The unusual thing that happened during the fire was that Montag stole a book during the fire.
In Montag’s world, firemen do not put out fires—they set them. Books are illegal, so anyone accused of having them has his or her house burned. Houses are fireproof, books are not. Montag and his firemen crew are called to the house of a woman suspected of having books. Not only does the woman, Mrs. Blake, have these books, but she actually chooses to burn herself alive with the books as opposed to being arrested and watching the books burn.
Montag is so fascinated by the idea of what is in the books, and what would make the woman die for them, that he steals one.
Now, it plunged the book back under his arm, pressed it tight to sweating armpit, rushed out empty, with a magician's flourish! Look here! Innocent! Look! (Part I)
Montag never considered anything other than what society expected of him until he met Clarisse, his neighbor. She was a young lady who asked him if he was happy. She got him questioning himself, and he began to question the world around him. He started to wonder why books were illegal, and what might be in them. Out of curiosity, he took one. It was the beginning of his awakening, and the point where he had to make choices. Up until this point, Montag was like everyone else, he had no choices.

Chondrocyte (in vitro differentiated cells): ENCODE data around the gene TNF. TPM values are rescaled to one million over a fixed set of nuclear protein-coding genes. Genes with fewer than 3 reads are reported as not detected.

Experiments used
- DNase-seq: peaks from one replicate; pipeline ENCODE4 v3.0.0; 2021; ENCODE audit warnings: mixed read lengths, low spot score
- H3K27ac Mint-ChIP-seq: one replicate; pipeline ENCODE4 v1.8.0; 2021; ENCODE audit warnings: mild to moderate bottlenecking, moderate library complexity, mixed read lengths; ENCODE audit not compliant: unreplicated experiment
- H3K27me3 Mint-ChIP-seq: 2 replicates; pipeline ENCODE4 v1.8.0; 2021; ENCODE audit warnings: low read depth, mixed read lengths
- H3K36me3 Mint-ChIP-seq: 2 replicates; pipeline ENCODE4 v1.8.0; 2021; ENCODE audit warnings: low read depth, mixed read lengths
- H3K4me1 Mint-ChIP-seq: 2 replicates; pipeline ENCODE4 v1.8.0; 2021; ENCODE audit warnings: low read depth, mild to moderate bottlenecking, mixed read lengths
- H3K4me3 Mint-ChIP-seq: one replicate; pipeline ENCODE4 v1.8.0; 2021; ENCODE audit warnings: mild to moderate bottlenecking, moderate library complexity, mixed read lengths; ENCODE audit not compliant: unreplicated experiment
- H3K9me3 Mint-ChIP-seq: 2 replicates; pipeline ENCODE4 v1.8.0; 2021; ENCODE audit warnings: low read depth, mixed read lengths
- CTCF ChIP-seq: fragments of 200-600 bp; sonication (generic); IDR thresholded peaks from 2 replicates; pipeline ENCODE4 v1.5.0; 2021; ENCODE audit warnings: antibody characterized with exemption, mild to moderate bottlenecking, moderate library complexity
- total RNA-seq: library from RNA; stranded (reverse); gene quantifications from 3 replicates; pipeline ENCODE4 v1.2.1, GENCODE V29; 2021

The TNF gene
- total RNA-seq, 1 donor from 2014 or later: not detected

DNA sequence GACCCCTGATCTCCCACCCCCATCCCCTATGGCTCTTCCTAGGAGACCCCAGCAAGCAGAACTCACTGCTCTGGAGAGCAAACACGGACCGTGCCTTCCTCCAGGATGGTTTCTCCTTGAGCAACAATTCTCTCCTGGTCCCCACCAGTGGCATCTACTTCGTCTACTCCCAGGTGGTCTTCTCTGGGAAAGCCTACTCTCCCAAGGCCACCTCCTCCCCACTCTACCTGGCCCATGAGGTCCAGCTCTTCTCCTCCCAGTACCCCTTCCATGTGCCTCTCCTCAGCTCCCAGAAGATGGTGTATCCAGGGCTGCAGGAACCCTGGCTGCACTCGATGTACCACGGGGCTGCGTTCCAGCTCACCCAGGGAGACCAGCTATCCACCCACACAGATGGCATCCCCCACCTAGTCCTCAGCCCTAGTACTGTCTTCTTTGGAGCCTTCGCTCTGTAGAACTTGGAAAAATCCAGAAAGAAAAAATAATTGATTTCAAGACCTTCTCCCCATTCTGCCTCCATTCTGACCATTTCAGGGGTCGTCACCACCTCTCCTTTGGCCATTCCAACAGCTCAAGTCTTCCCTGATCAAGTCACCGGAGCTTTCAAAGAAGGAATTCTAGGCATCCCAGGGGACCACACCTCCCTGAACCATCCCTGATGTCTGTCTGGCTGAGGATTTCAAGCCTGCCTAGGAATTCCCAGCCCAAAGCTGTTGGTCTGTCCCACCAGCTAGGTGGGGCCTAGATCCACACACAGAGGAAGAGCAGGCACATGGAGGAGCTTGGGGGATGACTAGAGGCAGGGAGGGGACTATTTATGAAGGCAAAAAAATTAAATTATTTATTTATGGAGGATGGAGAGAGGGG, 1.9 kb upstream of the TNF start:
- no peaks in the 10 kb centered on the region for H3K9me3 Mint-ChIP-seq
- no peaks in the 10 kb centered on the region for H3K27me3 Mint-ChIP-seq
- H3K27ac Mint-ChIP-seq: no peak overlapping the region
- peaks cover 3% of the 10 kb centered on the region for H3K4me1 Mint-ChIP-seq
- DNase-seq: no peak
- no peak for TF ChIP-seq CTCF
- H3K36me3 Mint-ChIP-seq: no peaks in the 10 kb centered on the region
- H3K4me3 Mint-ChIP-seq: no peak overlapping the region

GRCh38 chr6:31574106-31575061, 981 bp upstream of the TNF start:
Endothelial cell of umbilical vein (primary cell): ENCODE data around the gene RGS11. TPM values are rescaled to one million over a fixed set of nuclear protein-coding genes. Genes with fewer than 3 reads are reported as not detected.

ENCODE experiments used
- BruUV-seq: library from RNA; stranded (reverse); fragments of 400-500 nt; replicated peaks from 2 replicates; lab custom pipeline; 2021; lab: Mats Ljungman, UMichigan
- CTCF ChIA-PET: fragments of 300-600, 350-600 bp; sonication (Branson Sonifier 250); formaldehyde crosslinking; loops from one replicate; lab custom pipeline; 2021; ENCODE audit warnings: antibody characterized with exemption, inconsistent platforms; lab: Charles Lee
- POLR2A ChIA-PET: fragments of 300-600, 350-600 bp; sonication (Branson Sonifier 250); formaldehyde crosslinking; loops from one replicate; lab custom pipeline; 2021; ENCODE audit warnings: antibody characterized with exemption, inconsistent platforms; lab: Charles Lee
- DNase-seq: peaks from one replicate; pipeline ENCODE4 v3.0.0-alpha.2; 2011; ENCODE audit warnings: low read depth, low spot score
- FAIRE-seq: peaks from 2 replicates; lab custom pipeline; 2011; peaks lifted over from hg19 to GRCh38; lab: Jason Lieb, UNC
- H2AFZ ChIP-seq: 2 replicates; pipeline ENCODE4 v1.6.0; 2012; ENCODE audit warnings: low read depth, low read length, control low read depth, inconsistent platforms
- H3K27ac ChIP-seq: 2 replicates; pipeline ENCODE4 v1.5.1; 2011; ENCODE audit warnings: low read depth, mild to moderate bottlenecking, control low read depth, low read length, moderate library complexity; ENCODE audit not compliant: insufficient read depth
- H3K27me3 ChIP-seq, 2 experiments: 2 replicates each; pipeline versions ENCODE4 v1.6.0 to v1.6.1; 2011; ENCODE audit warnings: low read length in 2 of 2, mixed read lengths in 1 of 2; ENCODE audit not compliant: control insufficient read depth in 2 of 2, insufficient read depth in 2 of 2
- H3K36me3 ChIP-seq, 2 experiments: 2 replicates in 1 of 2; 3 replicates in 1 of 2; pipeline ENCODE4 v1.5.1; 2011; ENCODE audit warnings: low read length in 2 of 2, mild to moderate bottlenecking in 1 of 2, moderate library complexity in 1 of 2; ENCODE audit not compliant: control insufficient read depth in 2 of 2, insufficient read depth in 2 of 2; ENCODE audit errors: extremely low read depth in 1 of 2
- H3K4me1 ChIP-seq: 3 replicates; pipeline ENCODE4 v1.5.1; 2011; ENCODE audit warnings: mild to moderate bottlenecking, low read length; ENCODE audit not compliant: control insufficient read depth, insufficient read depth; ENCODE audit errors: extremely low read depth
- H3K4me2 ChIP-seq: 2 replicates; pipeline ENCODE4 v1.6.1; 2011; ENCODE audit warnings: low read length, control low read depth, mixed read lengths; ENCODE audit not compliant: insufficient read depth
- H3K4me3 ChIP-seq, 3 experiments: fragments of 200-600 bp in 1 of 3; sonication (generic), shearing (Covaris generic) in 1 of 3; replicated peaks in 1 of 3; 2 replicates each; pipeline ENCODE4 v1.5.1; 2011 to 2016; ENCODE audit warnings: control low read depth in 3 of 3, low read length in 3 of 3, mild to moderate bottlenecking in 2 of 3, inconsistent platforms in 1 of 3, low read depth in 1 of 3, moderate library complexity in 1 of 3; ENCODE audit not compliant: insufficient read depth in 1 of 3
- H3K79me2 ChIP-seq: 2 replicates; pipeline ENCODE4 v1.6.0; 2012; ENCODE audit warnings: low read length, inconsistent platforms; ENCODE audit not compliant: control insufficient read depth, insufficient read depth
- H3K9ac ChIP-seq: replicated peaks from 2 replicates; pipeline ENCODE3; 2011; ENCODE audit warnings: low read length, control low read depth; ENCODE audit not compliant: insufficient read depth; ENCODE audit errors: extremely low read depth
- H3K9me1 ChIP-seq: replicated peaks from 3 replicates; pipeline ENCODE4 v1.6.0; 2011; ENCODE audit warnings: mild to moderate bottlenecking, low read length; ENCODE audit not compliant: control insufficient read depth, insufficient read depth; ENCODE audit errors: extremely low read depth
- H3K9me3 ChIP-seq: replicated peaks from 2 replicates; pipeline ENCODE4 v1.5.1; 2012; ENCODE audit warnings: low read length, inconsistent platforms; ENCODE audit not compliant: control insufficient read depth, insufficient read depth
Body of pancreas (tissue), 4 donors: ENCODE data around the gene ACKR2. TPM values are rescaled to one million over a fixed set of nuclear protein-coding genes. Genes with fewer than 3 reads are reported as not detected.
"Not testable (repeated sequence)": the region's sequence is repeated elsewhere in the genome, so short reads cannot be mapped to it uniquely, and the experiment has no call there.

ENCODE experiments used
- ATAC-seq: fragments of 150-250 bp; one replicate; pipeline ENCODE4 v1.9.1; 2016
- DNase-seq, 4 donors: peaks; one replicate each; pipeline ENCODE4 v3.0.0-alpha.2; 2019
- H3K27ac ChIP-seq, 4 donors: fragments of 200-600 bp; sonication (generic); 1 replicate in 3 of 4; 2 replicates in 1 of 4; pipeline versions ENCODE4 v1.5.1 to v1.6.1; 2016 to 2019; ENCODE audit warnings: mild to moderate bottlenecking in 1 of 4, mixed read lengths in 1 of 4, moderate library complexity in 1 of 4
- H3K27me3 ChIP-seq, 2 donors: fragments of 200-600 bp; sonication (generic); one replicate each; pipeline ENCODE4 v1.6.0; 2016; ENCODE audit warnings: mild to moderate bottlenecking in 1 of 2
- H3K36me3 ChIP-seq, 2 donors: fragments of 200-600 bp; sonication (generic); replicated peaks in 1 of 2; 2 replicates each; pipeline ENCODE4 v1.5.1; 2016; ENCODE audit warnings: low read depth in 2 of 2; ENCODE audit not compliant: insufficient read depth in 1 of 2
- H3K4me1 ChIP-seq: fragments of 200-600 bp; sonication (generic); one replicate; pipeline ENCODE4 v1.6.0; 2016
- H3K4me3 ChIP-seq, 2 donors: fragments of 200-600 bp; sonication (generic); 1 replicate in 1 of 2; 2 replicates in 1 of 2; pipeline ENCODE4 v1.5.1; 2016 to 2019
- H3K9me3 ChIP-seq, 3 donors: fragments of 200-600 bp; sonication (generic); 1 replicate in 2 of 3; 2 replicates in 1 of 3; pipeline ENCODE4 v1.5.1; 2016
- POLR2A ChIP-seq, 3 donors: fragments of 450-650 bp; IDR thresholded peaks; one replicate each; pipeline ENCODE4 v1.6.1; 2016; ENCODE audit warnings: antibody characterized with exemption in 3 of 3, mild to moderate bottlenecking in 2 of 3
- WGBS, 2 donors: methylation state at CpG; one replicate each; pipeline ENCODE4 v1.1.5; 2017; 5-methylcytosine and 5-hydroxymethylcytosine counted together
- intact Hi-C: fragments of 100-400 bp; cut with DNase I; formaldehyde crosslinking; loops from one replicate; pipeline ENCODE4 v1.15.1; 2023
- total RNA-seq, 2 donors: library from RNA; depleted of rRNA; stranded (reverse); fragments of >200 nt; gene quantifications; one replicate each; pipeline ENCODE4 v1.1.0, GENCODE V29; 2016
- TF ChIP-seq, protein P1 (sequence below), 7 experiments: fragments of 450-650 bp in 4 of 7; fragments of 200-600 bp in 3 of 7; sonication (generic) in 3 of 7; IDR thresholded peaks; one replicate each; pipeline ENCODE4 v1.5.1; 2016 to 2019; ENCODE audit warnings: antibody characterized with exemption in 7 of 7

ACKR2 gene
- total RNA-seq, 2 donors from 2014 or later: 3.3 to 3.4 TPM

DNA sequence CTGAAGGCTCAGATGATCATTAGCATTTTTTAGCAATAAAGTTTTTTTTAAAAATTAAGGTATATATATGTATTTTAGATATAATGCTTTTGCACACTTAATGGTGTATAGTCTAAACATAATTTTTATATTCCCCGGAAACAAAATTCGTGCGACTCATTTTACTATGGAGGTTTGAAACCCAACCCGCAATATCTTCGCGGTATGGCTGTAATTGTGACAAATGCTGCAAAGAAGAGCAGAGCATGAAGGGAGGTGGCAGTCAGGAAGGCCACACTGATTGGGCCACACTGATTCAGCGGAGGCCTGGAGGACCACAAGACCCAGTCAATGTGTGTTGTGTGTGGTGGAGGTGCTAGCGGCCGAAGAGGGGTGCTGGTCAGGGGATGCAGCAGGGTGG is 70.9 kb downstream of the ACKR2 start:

Montag stole the book because he wanted to know what made it worth dying for. He wanted to know why the old woman would take such a risk, and why she would give her life. He also wanted to know why the book would be banned, and why it was so terrible that it needed to burned. Beatty was aware of what was in the book, and aware that Montag was asking questions. He tried to explain to Montag that a society where everyone was happy, and no one asked questions, was a better society. Most people never saw the books. Most people never asked. They lived life feeling what they were told to feel.